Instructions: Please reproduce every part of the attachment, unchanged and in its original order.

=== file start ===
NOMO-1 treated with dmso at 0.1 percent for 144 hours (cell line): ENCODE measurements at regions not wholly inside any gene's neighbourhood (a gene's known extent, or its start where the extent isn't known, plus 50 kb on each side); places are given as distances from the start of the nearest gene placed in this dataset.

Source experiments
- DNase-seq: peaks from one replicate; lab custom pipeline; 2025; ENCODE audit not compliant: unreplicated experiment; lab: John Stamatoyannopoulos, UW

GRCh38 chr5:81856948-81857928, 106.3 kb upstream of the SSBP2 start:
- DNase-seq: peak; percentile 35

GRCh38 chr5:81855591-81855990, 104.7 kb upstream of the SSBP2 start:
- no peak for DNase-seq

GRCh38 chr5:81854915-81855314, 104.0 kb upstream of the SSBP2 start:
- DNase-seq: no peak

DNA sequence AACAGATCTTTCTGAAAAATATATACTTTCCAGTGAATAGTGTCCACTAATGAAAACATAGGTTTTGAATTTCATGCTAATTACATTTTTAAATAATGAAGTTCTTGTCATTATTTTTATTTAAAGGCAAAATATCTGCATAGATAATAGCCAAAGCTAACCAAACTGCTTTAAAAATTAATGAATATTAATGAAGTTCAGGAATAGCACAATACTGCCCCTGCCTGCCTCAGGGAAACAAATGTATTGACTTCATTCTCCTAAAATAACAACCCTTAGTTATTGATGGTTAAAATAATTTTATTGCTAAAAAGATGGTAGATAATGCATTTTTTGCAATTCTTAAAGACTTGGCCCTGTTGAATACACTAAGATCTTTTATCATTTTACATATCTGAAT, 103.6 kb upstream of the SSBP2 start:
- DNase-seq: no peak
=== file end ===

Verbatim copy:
NOMO-1 treated with dmso at 0.1 percent for 144 hours (cell line): ENCODE measurements at regions not wholly inside any gene's neighbourhood (a gene's known extent, or its start where the extent isn't known, plus 50 kb on each side); places are given as distances from the start of the nearest gene placed in this dataset.

Source experiments
- DNase-seq: peaks from one replicate; lab custom pipeline; 2025; ENCODE audit not compliant: unreplicated experiment; lab: John Stamatoyannopoulos, UW

GRCh38 chr5:81856948-81857928, 106.3 kb upstream of the SSBP2 start:
- DNase-seq: peak; percentile 35

GRCh38 chr5:81855591-81855990, 104.7 kb upstream of the SSBP2 start:
- no peak for DNase-seq

GRCh38 chr5:81854915-81855314, 104.0 kb upstream of the SSBP2 start:
- DNase-seq: no peak

DNA sequence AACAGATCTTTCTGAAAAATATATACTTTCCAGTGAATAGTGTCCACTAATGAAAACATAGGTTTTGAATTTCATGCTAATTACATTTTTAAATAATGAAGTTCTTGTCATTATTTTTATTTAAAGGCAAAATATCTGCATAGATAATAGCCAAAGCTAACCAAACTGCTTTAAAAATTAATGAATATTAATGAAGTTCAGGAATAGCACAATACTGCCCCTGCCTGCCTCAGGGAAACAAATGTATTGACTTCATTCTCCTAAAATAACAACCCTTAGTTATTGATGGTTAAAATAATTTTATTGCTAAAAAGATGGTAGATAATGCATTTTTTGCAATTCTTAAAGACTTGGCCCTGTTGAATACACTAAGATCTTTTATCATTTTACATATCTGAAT, 103.6 kb upstream of the SSBP2 start:
- DNase-seq: no peak